Comments

  • http://undefined Amanda Happé

    I enjoy the fact that this hack attempt at representing “the diversity of Toronto and its residents” is achieved through purchased stock photography. Is a group of real Toronto residents that hard for the city to locate?

  • http://undefined tapesonthefloor

    Agreed.
    This is a result of careless and lazy reliance on stock imagery. Considering Toronto has more photographers online per capita than any city in the world (didn’t I read that somewhere?), how hard would it have been to highlight not only the “diversity” of our citizens, but the diversity of our visual artists as well?
    (Something, I should add, that Torontoist does flawlessly.)

  • http://undefined addict

    It’s not always laziness. It’s also budget cuts. Even if you found a family or group of random people who fit the “diversity” definition to pose for a picture for free, you have to pay to set up the shoot, pay the photographer, and pay those who prepare the waivers/paperwork. Not to mention the people who were paid to *find* willing participants. It’s more practical to buy a stock photo and Photoshop it.
    That being said though, there’s absolutely no excuse for the crap Photoshop edit job done with that photo.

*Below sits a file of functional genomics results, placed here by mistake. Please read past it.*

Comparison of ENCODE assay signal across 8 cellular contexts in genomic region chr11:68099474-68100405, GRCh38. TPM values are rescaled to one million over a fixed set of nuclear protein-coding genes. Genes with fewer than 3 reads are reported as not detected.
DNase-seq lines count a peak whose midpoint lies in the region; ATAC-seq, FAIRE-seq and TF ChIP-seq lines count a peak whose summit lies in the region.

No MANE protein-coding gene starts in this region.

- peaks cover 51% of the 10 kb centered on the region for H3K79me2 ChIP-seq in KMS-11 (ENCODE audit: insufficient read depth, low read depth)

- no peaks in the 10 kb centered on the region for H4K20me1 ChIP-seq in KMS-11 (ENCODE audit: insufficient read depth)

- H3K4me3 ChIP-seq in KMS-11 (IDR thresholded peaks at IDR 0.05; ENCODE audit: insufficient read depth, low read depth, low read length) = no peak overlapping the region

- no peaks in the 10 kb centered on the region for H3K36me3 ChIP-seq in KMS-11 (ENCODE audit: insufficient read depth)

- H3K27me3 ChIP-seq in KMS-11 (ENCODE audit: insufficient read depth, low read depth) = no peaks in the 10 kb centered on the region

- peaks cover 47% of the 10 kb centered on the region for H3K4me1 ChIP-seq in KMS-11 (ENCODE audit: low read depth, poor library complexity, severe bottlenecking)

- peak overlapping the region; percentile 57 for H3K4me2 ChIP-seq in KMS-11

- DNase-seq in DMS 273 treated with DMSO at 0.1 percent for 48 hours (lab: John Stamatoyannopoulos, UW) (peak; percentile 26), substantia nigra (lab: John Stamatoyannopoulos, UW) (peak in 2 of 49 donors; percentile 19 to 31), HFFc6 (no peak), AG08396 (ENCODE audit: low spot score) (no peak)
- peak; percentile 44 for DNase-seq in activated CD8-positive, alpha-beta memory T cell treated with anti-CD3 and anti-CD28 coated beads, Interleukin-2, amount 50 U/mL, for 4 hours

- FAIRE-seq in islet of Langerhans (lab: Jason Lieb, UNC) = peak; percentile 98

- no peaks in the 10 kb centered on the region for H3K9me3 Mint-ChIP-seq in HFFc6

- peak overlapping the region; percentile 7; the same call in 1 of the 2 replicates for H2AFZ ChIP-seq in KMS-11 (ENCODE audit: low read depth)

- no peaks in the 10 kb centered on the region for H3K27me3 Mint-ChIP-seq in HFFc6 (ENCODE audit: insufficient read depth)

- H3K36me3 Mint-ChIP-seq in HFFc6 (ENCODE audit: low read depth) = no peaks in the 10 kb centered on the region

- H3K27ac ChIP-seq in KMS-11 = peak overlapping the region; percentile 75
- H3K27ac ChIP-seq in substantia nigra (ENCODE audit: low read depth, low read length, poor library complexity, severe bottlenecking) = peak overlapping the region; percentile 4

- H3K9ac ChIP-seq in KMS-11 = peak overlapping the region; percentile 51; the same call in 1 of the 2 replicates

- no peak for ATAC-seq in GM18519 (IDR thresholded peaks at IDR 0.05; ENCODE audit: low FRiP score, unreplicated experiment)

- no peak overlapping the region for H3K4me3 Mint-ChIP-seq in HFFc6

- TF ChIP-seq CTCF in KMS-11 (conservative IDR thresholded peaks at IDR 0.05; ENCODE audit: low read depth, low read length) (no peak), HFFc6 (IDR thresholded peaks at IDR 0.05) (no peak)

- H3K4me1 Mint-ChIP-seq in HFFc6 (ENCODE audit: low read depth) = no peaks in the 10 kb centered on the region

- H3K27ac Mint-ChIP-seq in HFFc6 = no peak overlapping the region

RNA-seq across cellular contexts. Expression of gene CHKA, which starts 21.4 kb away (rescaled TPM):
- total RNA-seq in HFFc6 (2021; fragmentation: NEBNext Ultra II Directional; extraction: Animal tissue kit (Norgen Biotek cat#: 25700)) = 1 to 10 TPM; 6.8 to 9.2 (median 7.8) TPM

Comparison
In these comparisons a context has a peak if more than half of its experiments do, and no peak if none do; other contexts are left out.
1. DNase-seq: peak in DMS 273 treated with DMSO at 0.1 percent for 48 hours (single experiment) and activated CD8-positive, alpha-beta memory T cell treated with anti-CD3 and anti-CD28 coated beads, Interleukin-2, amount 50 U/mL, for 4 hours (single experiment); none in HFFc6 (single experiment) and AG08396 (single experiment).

• Yorkvillian

    Wow, I passed by this issue at work every day. I always thought there was something tad askew about the cover.

  • http://undefined rek

    This is what’s know as a Photoshop Disaster,

  • http://undefined bigdaddyhame
  • http://undefined Vincent Clement

    Just another result of political correctness.

  • http://undefined saforrest

    Wow, this is an Onion article come to life almost perfectly:
    Black Guy Photoshopped In (December 6, 2000)

  • http://undefined dowlingm
  • http://undefined Dude27

    Unfortunately, it’s common in this job…. and more often it’s the “black/asian/arab” guy that we have to replace at the request of our big Canadian clients.

  • http://undefined Yo

    I really truly think that you watch dogs who want to make sure that there are adequate policies in place should be looking into the policies for Children’s Aid Society whose policies affect real human lives of innocent children on a daily basis.

  • http://www.bitpicture.com Marc Lostracco

    Policies like…? I’m not sure I follow.

  • http://undefined Yo

    Thank you for asking. The article states:
    “[T]he policy says ‘show diversity’ and that’s of course what we try and do because we want all of our publications to reflect the community that we serve”
    Then the article goes on to claim that the real issue at stake with the policy is that diversity is not defined properly.
    “but what’s probably most embarrassing for a City whose motto is “Diversity Our Strength” is that there doesn’t seem to be, at least in this case, a clear sense of what the definition of “diversity” actually is—or, worse, that the definition extends mostly or only to visible ethnicity. According to the Post, “there are no criteria for what constitutes diversity”